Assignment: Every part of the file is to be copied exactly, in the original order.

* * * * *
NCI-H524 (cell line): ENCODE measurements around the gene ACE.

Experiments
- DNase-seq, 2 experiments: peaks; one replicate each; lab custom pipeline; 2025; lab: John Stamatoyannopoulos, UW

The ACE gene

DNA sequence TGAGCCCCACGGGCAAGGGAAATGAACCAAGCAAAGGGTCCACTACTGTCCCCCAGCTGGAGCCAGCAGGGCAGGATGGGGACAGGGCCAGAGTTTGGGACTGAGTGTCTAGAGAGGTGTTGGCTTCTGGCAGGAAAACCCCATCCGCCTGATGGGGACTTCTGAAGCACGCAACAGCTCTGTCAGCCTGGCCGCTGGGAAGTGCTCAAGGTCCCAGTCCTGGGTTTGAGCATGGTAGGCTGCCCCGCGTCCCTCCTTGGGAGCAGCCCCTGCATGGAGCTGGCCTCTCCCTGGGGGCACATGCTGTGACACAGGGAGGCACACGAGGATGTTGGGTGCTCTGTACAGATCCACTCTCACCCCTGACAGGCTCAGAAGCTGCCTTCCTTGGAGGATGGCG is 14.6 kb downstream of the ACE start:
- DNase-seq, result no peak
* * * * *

NCI-H524 (cell line): ENCODE measurements around the gene ACE.

Experiments
- DNase-seq, 2 experiments: peaks; one replicate each; lab custom pipeline; 2025; lab: John Stamatoyannopoulos, UW

The ACE gene

DNA sequence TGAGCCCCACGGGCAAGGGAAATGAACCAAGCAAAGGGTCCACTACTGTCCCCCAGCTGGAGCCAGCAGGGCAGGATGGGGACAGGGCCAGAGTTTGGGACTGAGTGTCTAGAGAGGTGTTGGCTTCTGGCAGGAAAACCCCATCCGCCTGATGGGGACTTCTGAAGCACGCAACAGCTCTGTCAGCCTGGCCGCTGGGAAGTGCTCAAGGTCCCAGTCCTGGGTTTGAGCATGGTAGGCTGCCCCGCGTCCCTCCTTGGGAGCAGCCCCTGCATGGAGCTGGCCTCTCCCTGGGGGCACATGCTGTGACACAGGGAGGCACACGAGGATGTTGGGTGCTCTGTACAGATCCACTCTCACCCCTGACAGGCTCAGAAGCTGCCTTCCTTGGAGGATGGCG is 14.6 kb downstream of the ACE start:
- DNase-seq, result no peak